What Beatboxing Looks Like From Inside the Throat

The tonsil-twisting antics of a skilled beatboxer are pretty mysterious to most people who don’t regularly use their mouths as human drum machines. To show just what’s going on in there, one master beatboxer paid a visit to a laryngeal surgeon and had him film it, as Motherboard reports.

Tom Thrum, an Australian beatboxer, stuck a flexible camera up his nose and down toward his larynx, then put another camera in his mouth to see how the throat, tongue, and mouth work together to make different sounds. If you’re a little squeamish about medical procedures, it’s pretty gross. Thrum’s vocal cords look like the mouth of a really mucus-y kraken.

If you can get past the idea of watching someone get a camera stuck through their nose and back into their throat, though, it’s a rare look at just how the body parts we use all day function. Even if there is a lot of spit.

Now if only we could see inside the larynxes of this father-daughter beatboxing duo.

[h/t Motherboard]

Image Credit: INTERNET ARCHIVE BOOK IMAGES, Flickr // Public Domain

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You Can Now Buy Your Own Harry Potter Invisibility Cloak 

Daniel Radcliffe in Harry Potter and the Sorcerer's Stone (2001).
Daniel Radcliffe in Harry Potter and the Sorcerer's Stone (2001).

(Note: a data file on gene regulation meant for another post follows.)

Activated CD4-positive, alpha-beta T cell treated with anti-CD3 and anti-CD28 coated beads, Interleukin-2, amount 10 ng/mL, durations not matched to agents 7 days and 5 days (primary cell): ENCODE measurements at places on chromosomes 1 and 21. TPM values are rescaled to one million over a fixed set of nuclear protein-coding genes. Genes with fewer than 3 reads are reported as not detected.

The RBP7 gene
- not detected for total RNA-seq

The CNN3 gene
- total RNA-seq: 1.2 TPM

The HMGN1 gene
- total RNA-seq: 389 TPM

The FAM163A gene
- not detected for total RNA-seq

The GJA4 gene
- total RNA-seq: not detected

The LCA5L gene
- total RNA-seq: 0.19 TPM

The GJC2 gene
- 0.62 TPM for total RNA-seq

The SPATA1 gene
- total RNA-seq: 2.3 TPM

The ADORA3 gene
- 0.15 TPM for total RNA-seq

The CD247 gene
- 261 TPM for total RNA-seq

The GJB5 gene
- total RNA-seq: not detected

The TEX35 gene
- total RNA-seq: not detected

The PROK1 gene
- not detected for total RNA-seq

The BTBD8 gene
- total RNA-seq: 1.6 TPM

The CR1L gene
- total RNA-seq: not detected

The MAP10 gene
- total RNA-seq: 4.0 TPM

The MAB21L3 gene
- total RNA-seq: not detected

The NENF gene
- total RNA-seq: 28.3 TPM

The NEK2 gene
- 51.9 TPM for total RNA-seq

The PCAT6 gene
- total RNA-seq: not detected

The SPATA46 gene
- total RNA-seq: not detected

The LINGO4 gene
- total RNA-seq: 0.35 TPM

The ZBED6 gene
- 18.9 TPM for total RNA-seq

Warner Bros.

Harry Potter fans, prepare to go nuts. Toy group Wow! Stuff has officially come out with an invisibility cloak and pre-orders begin on July 1.

According to CNET, the cloak works like a green screen and uses an app to show the wearer disappearing in photos and videos. The user can then save the photos and videos to their phone and show everyone their vanishing skills. The toy company felt compelled to warn users that they won't actually disappear, which is hilarious but worth clarifying in case someone thought they now had access to invisibility cloaks and real magic.

The creators actually examined the original cloak used on Daniel Radcliffe in Harry Potter and the Sorcerer’s Stone, now housed at Leavesden Studio, to make sure it was as close to the real one as possible.

The cloak, which is not transparent to the wearer, comes in two different versions: The standard cloak costs $70 and includes a stand to situate one’s phone for pictures. The deluxe version, which costs $80, has a serpent-themed border and a tabletop tripod so you can really go wild with photos.

The cloaks are set for an August 1 release, and have already made an impression on toy lovers, winning Innovative Toy of the Year at Sweden’s Toy Awards.

[h/t CNET]

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